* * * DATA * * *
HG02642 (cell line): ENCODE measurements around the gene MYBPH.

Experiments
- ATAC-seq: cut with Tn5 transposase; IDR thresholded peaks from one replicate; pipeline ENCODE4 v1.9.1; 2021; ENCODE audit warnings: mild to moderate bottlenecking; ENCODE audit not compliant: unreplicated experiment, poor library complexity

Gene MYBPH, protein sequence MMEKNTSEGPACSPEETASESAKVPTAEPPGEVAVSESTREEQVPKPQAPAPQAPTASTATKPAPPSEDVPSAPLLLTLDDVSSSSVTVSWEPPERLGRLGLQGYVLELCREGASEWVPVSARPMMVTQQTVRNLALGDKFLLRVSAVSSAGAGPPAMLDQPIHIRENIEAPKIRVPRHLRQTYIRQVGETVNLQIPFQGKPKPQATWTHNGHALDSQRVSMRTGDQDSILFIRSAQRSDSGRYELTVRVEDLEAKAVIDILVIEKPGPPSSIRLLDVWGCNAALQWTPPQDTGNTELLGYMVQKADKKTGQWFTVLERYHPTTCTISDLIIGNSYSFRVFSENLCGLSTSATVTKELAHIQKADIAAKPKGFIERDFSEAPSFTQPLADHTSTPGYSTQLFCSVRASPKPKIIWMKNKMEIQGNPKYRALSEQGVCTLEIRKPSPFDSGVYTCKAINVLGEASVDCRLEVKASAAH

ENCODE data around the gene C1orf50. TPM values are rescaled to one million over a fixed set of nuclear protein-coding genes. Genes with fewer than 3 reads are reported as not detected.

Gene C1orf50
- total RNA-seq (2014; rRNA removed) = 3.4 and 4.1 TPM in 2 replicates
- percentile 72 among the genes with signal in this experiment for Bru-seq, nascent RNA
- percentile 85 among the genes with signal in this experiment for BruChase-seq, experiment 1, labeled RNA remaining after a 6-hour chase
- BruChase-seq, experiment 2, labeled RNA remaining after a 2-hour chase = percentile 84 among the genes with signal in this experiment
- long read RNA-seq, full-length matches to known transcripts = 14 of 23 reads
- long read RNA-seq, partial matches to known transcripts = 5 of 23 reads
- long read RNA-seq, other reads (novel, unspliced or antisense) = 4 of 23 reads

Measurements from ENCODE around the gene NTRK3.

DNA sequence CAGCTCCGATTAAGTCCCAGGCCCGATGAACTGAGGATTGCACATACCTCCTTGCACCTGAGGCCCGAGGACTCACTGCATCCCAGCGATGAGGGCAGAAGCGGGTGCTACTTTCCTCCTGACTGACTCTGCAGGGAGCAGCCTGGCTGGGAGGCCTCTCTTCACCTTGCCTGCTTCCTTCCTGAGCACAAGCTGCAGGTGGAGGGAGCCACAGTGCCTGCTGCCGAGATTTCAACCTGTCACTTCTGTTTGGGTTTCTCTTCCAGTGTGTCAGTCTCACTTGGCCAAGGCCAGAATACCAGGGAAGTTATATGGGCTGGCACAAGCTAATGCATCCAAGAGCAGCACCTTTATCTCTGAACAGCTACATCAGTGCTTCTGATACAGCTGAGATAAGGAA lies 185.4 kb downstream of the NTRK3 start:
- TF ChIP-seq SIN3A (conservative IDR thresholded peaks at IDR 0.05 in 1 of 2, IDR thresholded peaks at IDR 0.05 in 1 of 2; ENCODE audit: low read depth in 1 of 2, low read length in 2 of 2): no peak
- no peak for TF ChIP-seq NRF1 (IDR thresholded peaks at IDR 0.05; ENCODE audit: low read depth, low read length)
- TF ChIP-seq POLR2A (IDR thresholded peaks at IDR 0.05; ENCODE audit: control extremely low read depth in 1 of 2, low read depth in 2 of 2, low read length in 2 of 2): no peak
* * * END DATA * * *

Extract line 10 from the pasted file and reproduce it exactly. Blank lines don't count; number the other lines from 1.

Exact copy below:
- BruChase-seq, experiment 2, labeled RNA remaining after a 2-hour chase = percentile 84 among the genes with signal in this experiment